John Taylor v.o., poèmes
26 septembre 2010
because abject ?
II. Digging for Martyrs
The burning blisters on the palms of your hands.
The sweat on your face.
blade of your shovel.
into the rock-studded
Now and then, bones.
A broken skull.
But none of these relics
is of yourself.
III. Immobile Escapes
(Yet when at last you escaped gravity and were aloft, you still beckoned trees to stretch their limbs upwards, ever upwards, even to uproot themselves, to tower above you once more, giving you shade, shelter, solace.
Nothing less than that, and in mid-air !)
As a boy, though,
when you could have taken refuge
you did not. You remained just beyond the eaves.
You wanted to feel the hailstones striking
. . . or remember the yellowish tornado sky above and beyond
the garage roof.
Not a chirp in the privet.
Grass blades, stirred by no wind.
Your toys already picked up, stored inside the screened-in back porch.
You went back outside.
Standing in the yard,
you waited. A little longer.
“A little longer, please.”
Later, you wandered through the darkest quarters—of Berlin, Nuremberg, Athens. You sought a proximity to danger.
Foolhardy strolls ?
More than once you escaped traps, fled from dead ends.
The machine-gun trained on you when you crossed the line.
The prostitute’s kick as you strolled down the alleyway.
Offerings of drugs, easy lays. Relief. Release.
A succession of cheap rooms in seedy hotels.
(And so on.)
<You managed to refuse, turn away, turn back.
It should be clear to you that your life was charmed !
So why now do you stand in the harsh sunlight,
the biting north wind,
the rain-drenched west wind,
Matter, however beautiful—the geometric perfection of crystals—offered no hope. You persisted.
You contemplated red giants, ring nebulae, the remote
galactic disks swirling through eons.
M57, M1, M3, M31 . . .
You purchased guides, charts, read treatises.
no transcendence blossomed from the photons, however ancient. There was no blood in the sky—only lightning. What seemed
was ever a result.
You took a deep breath. You were alive.
V. Measuring the Temple
You would conjecture, pursue implications, take delight in reductiones ad absurdam.
The inebriation of obtaining a solution.
The strange itineraries that thinking sometimes took. A suggestion as if whispered by someone else, from inside your mind, when you were dozing off. A leap of thought while you were contemplating green beans in a grocery store.
You would envision the world as formulae. Mathematical symbols and Greek letters bore forward, or at least adorned, truths . . .
When peering into the night sky, you would assign dimensions—three for space, one for time. Then you would add more dimensions, imagining mysterious topological structures.
Yet in your student’s room with its textbooks and small blackboard, you eventually despaired. You had long carried out the labors of mathematical deduction ; now you withdrew from them completely. Instead of plunging into each new day, you gazed out a single window, over a tarred parking lot. The distant stand of oak was dark and alluring.
In a dark forest, long ago, when John came across entangled branches resembling digits—
9, 9, 9,
7, 7, 7,
6, 6, 6
— he imagined gallows and hangman’s nooses. And he realized that he had been lying to himself.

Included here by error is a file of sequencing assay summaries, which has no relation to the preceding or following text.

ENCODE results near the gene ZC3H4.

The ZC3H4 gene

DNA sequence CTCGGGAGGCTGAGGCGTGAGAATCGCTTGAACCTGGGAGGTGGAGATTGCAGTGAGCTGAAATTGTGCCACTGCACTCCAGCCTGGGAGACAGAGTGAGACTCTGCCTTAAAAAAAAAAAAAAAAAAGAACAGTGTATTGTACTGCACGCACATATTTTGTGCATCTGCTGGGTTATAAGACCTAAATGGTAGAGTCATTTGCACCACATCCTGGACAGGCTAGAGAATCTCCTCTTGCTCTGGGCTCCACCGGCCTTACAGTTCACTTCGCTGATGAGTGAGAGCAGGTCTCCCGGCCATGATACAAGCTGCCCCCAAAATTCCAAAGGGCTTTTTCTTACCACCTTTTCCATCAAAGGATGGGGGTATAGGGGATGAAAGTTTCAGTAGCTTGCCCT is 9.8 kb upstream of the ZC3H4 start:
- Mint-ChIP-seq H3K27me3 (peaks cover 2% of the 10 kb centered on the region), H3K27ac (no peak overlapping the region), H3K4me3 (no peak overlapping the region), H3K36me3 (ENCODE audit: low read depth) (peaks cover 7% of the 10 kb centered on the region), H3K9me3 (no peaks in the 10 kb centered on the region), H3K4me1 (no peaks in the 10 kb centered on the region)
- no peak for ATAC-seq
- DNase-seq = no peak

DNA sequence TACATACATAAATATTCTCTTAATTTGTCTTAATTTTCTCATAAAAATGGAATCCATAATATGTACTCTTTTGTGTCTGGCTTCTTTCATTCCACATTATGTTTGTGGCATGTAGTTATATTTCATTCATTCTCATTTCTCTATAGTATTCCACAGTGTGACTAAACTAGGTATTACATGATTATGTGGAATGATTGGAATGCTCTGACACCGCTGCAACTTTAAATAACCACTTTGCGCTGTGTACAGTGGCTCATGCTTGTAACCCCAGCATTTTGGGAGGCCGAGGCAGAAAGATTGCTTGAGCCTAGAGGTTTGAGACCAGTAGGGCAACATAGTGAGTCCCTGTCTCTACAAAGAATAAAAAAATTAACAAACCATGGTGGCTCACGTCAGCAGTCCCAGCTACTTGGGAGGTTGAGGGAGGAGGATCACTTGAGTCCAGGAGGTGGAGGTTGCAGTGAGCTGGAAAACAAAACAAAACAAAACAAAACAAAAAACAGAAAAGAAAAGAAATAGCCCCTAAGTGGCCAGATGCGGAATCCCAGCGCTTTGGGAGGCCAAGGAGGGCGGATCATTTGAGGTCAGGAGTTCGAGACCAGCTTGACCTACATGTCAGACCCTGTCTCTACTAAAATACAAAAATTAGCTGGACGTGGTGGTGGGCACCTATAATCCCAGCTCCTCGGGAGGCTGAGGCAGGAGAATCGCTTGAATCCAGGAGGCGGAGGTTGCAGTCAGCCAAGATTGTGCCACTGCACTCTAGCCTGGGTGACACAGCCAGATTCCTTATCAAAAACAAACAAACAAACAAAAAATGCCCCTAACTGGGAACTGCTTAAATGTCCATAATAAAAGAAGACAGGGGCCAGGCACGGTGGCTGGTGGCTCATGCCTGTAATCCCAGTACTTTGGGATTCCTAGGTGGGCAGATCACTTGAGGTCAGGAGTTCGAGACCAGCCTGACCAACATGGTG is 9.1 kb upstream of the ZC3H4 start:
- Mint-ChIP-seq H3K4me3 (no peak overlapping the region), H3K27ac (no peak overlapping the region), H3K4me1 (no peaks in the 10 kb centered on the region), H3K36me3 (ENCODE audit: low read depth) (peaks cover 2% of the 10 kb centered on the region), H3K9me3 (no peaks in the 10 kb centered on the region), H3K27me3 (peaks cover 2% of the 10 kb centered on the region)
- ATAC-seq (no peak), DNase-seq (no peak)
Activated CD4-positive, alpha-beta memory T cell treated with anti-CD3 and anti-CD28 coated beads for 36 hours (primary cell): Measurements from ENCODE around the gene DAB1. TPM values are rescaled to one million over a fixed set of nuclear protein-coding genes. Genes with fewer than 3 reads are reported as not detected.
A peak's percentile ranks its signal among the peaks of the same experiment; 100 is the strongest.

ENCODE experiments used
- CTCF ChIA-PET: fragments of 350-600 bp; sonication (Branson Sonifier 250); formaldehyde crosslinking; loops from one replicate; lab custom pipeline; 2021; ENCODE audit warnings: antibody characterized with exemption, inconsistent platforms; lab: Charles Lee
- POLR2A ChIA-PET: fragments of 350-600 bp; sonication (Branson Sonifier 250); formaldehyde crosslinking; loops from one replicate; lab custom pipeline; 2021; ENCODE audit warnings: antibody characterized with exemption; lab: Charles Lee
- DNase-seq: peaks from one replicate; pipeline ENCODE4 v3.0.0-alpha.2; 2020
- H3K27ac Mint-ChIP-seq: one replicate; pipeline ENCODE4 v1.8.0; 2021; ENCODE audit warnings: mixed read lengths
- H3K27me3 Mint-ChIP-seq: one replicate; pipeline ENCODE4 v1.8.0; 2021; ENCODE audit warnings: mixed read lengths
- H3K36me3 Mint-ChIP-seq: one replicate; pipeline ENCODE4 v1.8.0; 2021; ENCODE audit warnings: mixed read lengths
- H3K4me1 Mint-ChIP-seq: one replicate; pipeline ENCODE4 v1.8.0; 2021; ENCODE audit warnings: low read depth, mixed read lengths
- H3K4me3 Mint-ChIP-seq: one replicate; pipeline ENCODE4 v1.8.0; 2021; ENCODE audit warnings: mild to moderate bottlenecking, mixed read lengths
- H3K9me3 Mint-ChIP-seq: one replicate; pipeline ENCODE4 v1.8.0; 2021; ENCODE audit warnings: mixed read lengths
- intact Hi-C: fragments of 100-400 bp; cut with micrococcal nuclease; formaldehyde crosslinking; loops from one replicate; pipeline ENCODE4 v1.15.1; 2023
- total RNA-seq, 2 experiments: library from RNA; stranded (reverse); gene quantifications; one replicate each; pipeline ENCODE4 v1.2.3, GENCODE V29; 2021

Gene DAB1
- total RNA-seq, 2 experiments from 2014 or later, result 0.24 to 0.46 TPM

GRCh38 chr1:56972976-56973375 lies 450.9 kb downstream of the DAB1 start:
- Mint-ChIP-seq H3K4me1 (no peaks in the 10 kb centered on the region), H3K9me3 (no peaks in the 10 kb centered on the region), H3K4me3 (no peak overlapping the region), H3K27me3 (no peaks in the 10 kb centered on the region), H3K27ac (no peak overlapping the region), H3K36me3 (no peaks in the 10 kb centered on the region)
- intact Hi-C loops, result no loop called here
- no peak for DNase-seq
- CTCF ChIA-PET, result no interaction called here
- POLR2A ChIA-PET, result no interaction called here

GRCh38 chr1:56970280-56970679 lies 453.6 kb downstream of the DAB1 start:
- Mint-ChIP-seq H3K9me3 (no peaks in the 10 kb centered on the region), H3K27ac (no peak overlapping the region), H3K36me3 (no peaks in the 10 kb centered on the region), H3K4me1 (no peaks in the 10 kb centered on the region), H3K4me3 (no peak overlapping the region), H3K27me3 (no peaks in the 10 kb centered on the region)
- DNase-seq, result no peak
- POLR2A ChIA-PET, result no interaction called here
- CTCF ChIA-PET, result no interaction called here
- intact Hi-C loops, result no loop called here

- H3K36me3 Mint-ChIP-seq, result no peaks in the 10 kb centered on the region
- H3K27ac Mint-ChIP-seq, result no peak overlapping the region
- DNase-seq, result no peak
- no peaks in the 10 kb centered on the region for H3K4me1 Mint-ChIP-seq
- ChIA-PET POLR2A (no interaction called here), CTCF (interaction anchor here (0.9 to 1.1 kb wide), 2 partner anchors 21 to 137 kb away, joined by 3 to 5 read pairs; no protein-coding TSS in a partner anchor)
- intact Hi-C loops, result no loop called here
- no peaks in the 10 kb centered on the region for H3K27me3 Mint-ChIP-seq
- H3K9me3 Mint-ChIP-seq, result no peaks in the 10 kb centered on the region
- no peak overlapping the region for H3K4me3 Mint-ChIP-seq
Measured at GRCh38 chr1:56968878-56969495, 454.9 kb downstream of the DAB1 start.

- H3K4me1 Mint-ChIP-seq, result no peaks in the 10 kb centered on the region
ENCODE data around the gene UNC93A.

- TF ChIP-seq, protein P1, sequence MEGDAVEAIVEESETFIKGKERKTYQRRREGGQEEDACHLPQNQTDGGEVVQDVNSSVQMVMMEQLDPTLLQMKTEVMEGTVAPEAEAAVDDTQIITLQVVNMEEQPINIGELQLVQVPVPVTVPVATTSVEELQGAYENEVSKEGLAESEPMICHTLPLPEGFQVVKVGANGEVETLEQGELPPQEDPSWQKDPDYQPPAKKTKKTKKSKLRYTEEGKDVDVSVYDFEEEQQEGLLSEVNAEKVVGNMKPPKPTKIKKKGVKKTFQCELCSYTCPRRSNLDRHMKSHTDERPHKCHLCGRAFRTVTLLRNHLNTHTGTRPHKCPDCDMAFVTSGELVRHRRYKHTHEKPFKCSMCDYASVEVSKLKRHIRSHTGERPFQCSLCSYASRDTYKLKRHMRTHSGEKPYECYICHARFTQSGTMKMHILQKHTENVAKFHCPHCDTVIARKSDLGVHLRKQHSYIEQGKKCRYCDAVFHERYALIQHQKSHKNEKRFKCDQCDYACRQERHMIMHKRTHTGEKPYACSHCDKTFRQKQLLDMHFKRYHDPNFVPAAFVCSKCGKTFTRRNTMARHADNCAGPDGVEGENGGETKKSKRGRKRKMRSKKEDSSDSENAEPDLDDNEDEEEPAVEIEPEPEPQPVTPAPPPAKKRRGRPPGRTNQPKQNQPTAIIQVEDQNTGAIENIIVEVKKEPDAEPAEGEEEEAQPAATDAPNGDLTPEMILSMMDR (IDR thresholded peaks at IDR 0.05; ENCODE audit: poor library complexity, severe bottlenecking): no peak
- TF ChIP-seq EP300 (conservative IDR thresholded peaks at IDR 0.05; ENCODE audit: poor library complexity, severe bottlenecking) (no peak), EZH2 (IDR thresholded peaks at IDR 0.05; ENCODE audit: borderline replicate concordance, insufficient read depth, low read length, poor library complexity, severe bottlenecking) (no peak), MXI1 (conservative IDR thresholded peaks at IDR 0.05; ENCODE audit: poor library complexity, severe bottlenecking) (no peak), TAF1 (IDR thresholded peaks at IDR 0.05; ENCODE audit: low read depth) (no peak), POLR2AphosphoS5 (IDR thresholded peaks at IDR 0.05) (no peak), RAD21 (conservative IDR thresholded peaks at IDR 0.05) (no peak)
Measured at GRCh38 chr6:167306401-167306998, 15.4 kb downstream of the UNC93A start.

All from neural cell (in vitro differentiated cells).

In Ann Arbor you,
by a thread.
I could not escape into the past without hearkening to the present, the future ;
not muse about what might come without the thought of what is, what was ;
not live the present moment fully, in its fleeting splendor,
a splendor nonetheless.
XVIII. Notes on Composition
Awakening at five without an alarm, tiptoeing out of the bedroom, preparing a cup of strong coffee, writing in the cold kitchen, occasionally rising from the wooden chair to look outside. Almost the only person up at such an hour.
A light or two in the distant apartment buildings. Past them, fog hovers thickly over the chilly confluence. To the right, above and beyond the Conservatory, the sky is taking on rosy tinges.
He knows that all he needs can be found in this setting. Or in any other.
“Here or there, everything is the same.”
At such a moment, he believes.
Little matter that he hesitates, blue pen in hand, over the next word.
Scratches it out.
Later, he doubts.
Doubts for the rest of the morning. All afternoon.
In the middle of the night, when he awakes fitfully from a nightmare.
But the next day, once again at dawn, he accepts the embrace of the ordinary kitchen—the steaming coffee, the chilling floor-tiles, the calming hum of the refrigerator, the view from the eighth floor, looking out towards the haze-veiled meeting of two rivers.
And for a while, he believes again.
When I bend over my work, two hands write.
Why two hands, two pens, when they form the same letters ?
For a while.
Here a comma, there a semi-colon.
Here an adjective, there two. Or a deletion.
A slight digression. A paring back . . .
Until, once again, two distinct paths are traced, the distance between them widening,
and I must choose one path, the just and genuine one,
which means heading back to the last fork,
which sometimes means starting all over again.
One must be alone to write—
on Samos, Patmos,
or in a cold empty kitchen.
But then you say :
“I need hands on my shoulders.”
Or “I understand nothing.”
Or “I am failing.”
Yet the initial sweetness of style engages you. You forget your qualms, your doubts.
The bitterness in your stomach when you reread, when you watch words
following words—a parade !
“Eat the book !” commanded the angel when John set down his pen. “Begin writing it all over again !”
XXII. Accept This
. . . ever gathering, unifying ; ever dispersing.
XXXVIII. Come and See
Every inside, every outside, beckons :
“Come and see.”
Yet no approach, no vision, brings serenity.
— John Taylor, The Apocalypse Tapestries, Xenos Books, 2004.